The Ogeechee, flowing through the heart of the Deep South, is like most southern rivers. At fish camps and riverside dwellings, it is not uncommon to see the Confederate battle flag waving in the breeze. Those that come to these fish camps couldn’t be more different than the average paddler that ventures on these waters in a kayak or canoe. It is a clash of cultures we’ve recognized since James Dickey penned his novel Deliverance and the bluegrass standard “Dueling Banjos” became synonymous with cultural conflict.
What we too often fail to realize is that the riverfront rebel and Hopper the Baptist dip their toes in the same river. If we wish to heal our national discord, we’d be wise to acknowledge these common experiences and seek ways to share more of them.
A wild river is as good a place to start as any.
Next year’s trip is tentatively set for the Conasauga-Oostanaula-Coosa Rivers in Northwest Georgia June 18-24. We hope to see you there!
And finally a few parting shots…
THE OGEECHEE IS BACK!
This young chain pickerel, caught by fisheries biologist Camm Swift in a kick seine net, was one of the many species of fish that turned up in Swift’s net during the week of Paddle Georgia. The abundance of young fish indicated that fish were reproducing successfully and Swift gave a thumbs up to the river’s health. Likewise, testing conducted by Georgia Adopt-A-Stream staff and volunteers pointed to a healthy river. Four years after a disastrous fish kill caused by releases from a Screven County textile plant, the river is on the road to recovery.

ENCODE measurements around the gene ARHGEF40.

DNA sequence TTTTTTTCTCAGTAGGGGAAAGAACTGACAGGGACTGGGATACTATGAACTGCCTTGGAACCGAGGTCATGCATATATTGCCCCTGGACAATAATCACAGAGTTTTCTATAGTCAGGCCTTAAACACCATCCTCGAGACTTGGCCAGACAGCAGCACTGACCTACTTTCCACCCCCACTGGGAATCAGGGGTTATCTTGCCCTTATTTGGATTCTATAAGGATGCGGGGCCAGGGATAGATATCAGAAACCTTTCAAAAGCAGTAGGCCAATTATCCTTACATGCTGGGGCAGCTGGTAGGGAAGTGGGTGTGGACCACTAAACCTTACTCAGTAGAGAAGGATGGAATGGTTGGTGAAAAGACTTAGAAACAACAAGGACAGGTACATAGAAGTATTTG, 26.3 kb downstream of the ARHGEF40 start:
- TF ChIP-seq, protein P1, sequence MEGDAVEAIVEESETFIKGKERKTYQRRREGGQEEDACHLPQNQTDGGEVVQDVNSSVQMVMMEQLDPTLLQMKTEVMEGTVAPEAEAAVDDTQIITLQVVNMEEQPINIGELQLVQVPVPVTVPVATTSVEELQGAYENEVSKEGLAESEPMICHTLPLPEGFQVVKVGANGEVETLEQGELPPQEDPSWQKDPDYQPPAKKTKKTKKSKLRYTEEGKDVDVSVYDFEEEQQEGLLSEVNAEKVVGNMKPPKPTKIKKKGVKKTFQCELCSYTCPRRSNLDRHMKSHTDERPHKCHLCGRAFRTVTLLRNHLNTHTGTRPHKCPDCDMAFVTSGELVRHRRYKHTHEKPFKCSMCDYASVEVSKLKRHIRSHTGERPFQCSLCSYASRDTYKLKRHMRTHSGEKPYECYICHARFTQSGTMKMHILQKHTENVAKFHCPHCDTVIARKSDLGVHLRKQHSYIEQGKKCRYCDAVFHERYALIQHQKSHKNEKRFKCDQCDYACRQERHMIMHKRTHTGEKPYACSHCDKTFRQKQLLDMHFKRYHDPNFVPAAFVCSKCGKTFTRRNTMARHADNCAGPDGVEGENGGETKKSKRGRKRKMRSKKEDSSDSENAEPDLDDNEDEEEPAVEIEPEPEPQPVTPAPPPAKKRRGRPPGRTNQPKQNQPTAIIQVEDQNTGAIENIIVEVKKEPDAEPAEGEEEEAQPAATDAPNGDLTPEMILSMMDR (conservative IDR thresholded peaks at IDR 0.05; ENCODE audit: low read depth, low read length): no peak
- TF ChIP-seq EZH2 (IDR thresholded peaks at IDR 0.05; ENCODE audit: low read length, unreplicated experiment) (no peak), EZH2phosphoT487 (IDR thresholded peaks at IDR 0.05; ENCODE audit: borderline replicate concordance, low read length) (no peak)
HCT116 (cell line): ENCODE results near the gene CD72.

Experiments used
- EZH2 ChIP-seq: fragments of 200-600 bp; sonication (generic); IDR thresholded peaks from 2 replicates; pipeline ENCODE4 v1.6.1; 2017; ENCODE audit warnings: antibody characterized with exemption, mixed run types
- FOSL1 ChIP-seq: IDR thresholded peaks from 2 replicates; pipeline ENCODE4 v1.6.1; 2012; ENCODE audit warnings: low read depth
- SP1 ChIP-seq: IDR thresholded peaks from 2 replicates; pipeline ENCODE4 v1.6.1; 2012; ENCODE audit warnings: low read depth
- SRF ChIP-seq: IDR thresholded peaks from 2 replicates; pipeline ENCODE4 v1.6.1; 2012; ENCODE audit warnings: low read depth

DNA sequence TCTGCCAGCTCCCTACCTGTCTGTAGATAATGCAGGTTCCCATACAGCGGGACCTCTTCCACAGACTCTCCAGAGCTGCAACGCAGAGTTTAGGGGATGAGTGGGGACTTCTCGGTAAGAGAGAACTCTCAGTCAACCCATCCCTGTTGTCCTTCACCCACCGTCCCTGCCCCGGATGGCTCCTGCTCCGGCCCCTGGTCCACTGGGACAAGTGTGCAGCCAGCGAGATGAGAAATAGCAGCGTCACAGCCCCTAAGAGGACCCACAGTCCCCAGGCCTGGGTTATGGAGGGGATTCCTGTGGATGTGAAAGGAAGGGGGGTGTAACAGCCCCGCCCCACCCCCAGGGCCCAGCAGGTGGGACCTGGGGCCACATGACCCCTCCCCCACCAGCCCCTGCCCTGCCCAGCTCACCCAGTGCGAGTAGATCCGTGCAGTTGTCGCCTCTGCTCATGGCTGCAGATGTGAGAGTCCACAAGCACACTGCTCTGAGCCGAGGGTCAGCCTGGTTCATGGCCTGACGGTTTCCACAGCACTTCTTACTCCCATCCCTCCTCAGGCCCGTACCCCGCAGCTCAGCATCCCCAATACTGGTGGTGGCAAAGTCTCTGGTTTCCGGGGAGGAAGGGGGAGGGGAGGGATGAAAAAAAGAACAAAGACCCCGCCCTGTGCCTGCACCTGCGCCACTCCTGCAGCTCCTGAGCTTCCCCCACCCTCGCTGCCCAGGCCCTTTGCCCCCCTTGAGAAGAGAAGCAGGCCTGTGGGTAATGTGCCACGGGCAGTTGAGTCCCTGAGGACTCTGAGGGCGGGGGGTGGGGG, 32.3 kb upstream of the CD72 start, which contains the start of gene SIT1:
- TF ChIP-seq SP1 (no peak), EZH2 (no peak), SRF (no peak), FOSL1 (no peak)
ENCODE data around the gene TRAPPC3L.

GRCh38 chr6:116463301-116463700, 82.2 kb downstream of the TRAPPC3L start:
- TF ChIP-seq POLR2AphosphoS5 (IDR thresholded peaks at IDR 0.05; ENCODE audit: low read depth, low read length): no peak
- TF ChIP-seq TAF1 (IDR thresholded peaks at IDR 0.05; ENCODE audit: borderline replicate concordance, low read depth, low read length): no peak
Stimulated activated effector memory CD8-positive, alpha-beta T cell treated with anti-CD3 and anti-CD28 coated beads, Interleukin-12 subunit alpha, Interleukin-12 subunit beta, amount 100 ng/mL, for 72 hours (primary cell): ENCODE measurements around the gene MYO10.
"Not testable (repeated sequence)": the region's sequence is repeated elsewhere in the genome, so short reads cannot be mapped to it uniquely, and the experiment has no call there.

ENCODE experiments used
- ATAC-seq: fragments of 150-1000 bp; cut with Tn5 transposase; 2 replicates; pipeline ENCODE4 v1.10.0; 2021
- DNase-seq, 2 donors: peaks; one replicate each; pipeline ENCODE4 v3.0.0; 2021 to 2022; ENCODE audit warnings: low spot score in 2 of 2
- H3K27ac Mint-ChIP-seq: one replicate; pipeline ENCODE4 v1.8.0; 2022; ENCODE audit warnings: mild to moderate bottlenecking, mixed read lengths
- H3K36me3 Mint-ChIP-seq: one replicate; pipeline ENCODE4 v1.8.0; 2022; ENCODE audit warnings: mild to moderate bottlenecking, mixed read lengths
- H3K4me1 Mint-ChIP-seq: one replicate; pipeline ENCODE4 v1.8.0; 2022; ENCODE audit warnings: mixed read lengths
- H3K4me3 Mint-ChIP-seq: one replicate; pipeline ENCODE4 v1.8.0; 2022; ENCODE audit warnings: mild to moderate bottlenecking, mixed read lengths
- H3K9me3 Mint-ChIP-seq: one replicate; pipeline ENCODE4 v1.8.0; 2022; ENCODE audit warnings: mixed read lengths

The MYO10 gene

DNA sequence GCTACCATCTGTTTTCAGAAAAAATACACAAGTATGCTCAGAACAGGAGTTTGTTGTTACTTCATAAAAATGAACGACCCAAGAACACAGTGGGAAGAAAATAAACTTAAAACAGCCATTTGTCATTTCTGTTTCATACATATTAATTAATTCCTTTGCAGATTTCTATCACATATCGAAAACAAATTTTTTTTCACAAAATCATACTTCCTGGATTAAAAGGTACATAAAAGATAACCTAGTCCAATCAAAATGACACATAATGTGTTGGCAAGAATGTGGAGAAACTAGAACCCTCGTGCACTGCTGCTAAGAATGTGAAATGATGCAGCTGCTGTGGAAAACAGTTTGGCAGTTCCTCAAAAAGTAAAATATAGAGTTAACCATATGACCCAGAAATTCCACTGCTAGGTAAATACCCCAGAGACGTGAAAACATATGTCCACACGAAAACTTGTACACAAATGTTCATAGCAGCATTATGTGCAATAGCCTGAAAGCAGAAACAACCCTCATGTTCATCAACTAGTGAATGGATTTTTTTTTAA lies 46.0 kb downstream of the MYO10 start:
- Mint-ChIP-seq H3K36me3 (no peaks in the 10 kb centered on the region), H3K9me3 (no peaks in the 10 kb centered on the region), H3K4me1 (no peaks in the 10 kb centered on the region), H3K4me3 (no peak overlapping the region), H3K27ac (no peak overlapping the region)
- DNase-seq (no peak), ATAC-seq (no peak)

BEST “NUDE BEACH PHOTO” THAT CAN BE PUBLISHED ONLINE
The “Nude Beach Photo Contest” provided some of the biggest laughs of the week. Contestants posed “nude,” creatively concealing critical body parts. Some were more revealing than others, and thus, the Georgia RIver Network staff decided it best not to publish these images for the world to see. This tastefully done pose is courtesy of Patty Leighton, Jake Sandlin and Nicole De Lisle. It should be noted that no clothes were removed in the making of “Nude Beach” photos.
IT’S PADDLE GEORGIA 2015 ON THE OGEECHEE. WHO YA’ GONNA CALL? STRAINERBUSTERS!
The hero of Paddle Georgia 2015 is Georgia Canoe Association volunteer and GRN board member Vincent Payne and his crew of safety boaters and strainer busters. Vincent, along with Rob Garber, Keith & Lisa Haskell, Bonny Putney, Mike McCarthy and a host of other volunteers from the Paddle Georgia navy scouted the river in advance of the main body of paddlers strategically trimming strainers and sweepers to make a safe passage. Meanwhile, dozens of paddlers volunteered on the spot to safely move their comrades through the most difficult obstacles. This level of volunteerism gave us a glimpse of heaven in the face of what could have evolved into hellish situations.
THEY NEVER MET A ROPE SWING THEY DIDN’T LIKE AWARD GOES TOO…
In their young lives, Evan and Marco (pictured above) Newman, the sons of Donald Newman and Daniela Di lorio may have launched themselves off more rope swings on more different Georgia rivers than anyone in the state of Georgia. On the Ogeechee, they continued their quest.
THE PERSEVERANCE AWARD GOES TO…
Camp Creek Middle School’s team of 12 teachers and youth led by Joey Guinta and Alicia Evans. This group, most of whom had never paddled a canoe on a river, endured a Day 2 paddle that was the most challenging day of Paddle Georgia since 2008 when paddlers were forced to walk much of the Flint River after two years of drought. Other novices would have thrown in the towel, but this group stayed the course and before the trip’s end had mastered paddling strokes and were enjoying the rewards of the river. It was a truly inspirational group of youth.
BIGGEST ACT OF BRAVERY ON THE JOURNEY…
No one wrestled alligators or fished a water moccasin from their vessel during the river journey, but back at camp Anne Ledbetter agreed to hold a roll of paper in her hand to help Richard Aunspaugh demonstrate his talents with his bull whip. We are considering recruiting Richard as assistant sweep boat for Paddle Georgia 2016.